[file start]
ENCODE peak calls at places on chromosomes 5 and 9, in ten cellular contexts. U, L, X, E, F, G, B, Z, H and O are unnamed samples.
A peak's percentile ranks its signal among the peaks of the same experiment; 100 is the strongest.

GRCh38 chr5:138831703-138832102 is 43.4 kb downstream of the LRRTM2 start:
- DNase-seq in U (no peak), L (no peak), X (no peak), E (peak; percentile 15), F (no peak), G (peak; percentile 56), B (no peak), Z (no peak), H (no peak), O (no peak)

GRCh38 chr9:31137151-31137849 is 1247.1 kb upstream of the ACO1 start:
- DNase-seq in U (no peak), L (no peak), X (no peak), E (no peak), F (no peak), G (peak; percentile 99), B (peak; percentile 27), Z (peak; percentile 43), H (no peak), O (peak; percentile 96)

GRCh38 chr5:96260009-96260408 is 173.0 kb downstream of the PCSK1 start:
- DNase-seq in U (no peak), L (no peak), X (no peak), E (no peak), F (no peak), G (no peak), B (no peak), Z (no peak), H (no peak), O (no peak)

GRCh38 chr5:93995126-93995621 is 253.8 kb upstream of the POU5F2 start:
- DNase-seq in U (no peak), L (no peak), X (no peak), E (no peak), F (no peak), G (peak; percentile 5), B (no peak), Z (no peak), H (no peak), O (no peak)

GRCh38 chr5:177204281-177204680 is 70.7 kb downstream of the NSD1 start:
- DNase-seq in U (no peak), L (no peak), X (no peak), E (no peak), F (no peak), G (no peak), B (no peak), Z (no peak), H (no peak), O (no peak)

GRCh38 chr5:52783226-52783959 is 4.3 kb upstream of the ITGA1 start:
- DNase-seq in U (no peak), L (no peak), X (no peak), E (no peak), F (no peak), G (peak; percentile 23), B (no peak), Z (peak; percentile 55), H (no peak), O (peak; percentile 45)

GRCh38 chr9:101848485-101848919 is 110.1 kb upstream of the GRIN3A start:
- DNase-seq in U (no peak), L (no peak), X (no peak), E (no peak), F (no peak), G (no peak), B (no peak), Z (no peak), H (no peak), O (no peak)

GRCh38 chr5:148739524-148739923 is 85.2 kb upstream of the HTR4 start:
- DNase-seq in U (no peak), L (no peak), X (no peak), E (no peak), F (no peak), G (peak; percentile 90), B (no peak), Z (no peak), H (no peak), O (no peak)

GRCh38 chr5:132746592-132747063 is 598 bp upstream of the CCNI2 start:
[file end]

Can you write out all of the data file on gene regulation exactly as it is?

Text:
ENCODE peak calls at places on chromosomes 5 and 9, in ten cellular contexts. U, L, X, E, F, G, B, Z, H and O are unnamed samples.
A peak's percentile ranks its signal among the peaks of the same experiment; 100 is the strongest.

GRCh38 chr5:138831703-138832102 is 43.4 kb downstream of the LRRTM2 start:
- DNase-seq in U (no peak), L (no peak), X (no peak), E (peak; percentile 15), F (no peak), G (peak; percentile 56), B (no peak), Z (no peak), H (no peak), O (no peak)

GRCh38 chr9:31137151-31137849 is 1247.1 kb upstream of the ACO1 start:
- DNase-seq in U (no peak), L (no peak), X (no peak), E (no peak), F (no peak), G (peak; percentile 99), B (peak; percentile 27), Z (peak; percentile 43), H (no peak), O (peak; percentile 96)

GRCh38 chr5:96260009-96260408 is 173.0 kb downstream of the PCSK1 start:
- DNase-seq in U (no peak), L (no peak), X (no peak), E (no peak), F (no peak), G (no peak), B (no peak), Z (no peak), H (no peak), O (no peak)

GRCh38 chr5:93995126-93995621 is 253.8 kb upstream of the POU5F2 start:
- DNase-seq in U (no peak), L (no peak), X (no peak), E (no peak), F (no peak), G (peak; percentile 5), B (no peak), Z (no peak), H (no peak), O (no peak)

GRCh38 chr5:177204281-177204680 is 70.7 kb downstream of the NSD1 start:
- DNase-seq in U (no peak), L (no peak), X (no peak), E (no peak), F (no peak), G (no peak), B (no peak), Z (no peak), H (no peak), O (no peak)

GRCh38 chr5:52783226-52783959 is 4.3 kb upstream of the ITGA1 start:
- DNase-seq in U (no peak), L (no peak), X (no peak), E (no peak), F (no peak), G (peak; percentile 23), B (no peak), Z (peak; percentile 55), H (no peak), O (peak; percentile 45)

GRCh38 chr9:101848485-101848919 is 110.1 kb upstream of the GRIN3A start:
- DNase-seq in U (no peak), L (no peak), X (no peak), E (no peak), F (no peak), G (no peak), B (no peak), Z (no peak), H (no peak), O (no peak)

GRCh38 chr5:148739524-148739923 is 85.2 kb upstream of the HTR4 start:
- DNase-seq in U (no peak), L (no peak), X (no peak), E (no peak), F (no peak), G (peak; percentile 90), B (no peak), Z (no peak), H (no peak), O (no peak)

GRCh38 chr5:132746592-132747063 is 598 bp upstream of the CCNI2 start: